Harry Willis Bracy was born in Marion on September 16, 1887, the son of Abner E. Bracy and Florence Crain. His father, who was a Marion merchant for many years, died in 1935 and his mother died in 1961.
In the 1900 census, Harry, aged 12, was living with his parental family in their home at 604 S. Market Street. His father was a merchant that operated a retail store on the square. His siblings were, Charles Bracy aged 14, Reba 10, Leon 8 and Ralph 4.
Around 1910, Harry married Maude Duncan and they occupied a home at 607 S. Market Street. Harry listed his occupation as traveling salesman for fruit and produce. The following year, in 1911, their first and only child was born, a daughter named Virginia Bracy.
The Marion native’s spectacular career in the operation of food market chains sprang from a wholesale grocery and produce business which he started as a young man. In 1916, he operated the Bracy Fruit & Produce Co. which he expanded in 1921 under the name of H.W. Bracy & Company.
At the same time he was engaged in the theatre business. In 1917, he owned the Family Theatre, 300 N. Market Street, a movie house at the corner of North Market and West Jefferson Streets, and operated the Marion Opera House, 400 N. Market Street; a movie and stage theatre a block north.
That year he purchased a lease on the Roland Theatre at the corner of North Madison and East Union Streets. He soon afterwards disposed of the Opera House and in 1920 sold the Family Theatre and his interest in the Roland to his manager, the late Verner Hicks.
In June of 1917 when Harry registered for the WWI draft, he indicated his age as 29. He was married with one 6 year old child. His occupation was owner of motion picture show and traveling salesman for Bracy Supply Company. He was living at 607 N. Market Street. His physical description was tall, medium build, brown eyes and light brown hair.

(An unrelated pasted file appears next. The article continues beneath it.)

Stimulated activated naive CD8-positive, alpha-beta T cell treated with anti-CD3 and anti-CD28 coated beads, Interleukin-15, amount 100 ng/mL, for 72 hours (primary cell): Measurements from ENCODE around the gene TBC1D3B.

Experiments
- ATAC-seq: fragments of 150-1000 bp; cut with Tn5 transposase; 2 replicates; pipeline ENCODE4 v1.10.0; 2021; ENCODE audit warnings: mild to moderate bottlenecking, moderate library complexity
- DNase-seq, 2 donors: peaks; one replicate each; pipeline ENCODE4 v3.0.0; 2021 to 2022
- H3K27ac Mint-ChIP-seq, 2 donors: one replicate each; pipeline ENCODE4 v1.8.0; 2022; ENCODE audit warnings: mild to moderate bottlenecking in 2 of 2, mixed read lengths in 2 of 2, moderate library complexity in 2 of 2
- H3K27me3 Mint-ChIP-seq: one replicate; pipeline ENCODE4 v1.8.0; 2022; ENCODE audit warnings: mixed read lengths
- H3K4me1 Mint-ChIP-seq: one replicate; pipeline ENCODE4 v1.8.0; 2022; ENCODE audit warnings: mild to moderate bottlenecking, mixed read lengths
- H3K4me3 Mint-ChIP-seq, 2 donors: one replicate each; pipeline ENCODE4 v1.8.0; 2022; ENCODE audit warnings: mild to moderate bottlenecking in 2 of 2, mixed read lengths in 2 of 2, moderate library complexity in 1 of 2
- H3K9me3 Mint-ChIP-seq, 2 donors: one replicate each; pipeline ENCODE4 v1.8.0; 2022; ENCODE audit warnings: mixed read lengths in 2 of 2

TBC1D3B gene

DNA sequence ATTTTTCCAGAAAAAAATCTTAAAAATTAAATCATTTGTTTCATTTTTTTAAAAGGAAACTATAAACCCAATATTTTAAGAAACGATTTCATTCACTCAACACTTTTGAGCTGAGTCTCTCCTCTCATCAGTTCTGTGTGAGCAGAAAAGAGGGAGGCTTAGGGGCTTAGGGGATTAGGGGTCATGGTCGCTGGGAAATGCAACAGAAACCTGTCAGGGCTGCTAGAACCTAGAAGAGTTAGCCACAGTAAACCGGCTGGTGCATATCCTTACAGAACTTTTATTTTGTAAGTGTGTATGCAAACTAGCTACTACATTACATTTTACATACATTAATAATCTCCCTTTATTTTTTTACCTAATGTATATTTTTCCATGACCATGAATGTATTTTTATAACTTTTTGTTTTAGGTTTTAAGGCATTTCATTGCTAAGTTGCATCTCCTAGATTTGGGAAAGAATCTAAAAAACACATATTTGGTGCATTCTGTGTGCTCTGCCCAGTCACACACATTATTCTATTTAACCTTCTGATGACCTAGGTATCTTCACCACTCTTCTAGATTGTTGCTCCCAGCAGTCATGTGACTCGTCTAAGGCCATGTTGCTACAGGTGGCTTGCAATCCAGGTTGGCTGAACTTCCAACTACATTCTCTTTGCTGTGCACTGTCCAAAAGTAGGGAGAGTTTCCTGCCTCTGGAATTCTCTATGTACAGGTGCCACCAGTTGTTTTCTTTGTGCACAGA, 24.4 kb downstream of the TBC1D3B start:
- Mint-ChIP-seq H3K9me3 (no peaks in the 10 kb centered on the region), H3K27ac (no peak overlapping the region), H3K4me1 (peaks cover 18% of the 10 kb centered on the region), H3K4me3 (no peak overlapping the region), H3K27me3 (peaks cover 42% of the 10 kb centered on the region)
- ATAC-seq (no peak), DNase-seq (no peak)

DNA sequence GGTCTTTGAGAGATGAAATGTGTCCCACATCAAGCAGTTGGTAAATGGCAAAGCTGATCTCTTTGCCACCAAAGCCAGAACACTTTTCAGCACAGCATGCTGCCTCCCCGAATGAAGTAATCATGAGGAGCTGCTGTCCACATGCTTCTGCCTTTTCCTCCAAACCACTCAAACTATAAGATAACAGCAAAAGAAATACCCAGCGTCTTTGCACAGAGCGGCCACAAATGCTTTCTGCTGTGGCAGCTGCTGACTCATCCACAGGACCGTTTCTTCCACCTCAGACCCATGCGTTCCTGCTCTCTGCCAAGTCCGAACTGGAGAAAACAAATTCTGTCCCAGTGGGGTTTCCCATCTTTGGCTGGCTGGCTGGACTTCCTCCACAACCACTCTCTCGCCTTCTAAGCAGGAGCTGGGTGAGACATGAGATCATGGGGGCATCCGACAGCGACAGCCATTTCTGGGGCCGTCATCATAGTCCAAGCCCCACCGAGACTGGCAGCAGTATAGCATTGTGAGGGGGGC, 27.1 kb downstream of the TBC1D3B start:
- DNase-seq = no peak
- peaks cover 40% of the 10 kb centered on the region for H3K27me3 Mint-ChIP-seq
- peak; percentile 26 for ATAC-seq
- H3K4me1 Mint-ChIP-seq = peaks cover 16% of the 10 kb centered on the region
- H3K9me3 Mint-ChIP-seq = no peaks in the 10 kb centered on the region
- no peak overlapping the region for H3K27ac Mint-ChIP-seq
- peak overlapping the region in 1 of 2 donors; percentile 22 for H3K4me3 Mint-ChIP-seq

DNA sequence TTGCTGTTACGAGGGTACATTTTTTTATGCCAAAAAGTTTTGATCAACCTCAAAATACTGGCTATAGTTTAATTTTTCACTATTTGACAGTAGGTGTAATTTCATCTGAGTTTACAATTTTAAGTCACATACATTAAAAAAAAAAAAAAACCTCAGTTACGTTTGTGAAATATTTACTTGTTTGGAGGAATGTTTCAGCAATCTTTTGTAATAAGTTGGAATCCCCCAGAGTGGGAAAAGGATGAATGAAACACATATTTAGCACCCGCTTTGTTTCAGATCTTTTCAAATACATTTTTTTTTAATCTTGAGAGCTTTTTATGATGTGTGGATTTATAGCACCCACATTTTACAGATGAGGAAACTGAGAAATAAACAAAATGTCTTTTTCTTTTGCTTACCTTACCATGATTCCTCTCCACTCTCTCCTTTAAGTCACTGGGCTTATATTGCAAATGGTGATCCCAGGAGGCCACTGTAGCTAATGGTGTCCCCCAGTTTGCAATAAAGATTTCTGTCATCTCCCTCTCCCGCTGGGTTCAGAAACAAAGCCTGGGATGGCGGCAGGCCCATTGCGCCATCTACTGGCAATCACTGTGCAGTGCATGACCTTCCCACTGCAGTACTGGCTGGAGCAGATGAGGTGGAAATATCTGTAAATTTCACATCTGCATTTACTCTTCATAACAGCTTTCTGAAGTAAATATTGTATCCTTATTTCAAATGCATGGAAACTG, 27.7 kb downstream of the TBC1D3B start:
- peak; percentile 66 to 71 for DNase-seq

By the census of 1920, Harry, now 32 and Florence, 28 were living in a home that they owned free of mortgage at 603 S. Market Street. Their daughter Virginia was then 9 and Harry listed his occupation as owner of a wholesale produce house.
With the growth of food store chains, Bracy converted his wholesale business to a chain operation in the 1920’s by opening two retail outlets in Marion under the name of Thrift Stores.
A 1927 Marion City Directory, listed Harry, Maude and Virginia at their home at 603 S. Market. His parents, Abner and Florence, were still living at 604 and his brother Charles and his wife Nellie were living at 601 S. Market. Harry was listed as owner of H.W. Bracy & Company, 704 W. Main St. and his brother Charles was listed as President of Bracy Supply Company located at 513-515 N. Market, next to the flour mills then called the Marion Flour Mills which was operated by Bracy Supply Co. where they produced flour under the Bracy name brand.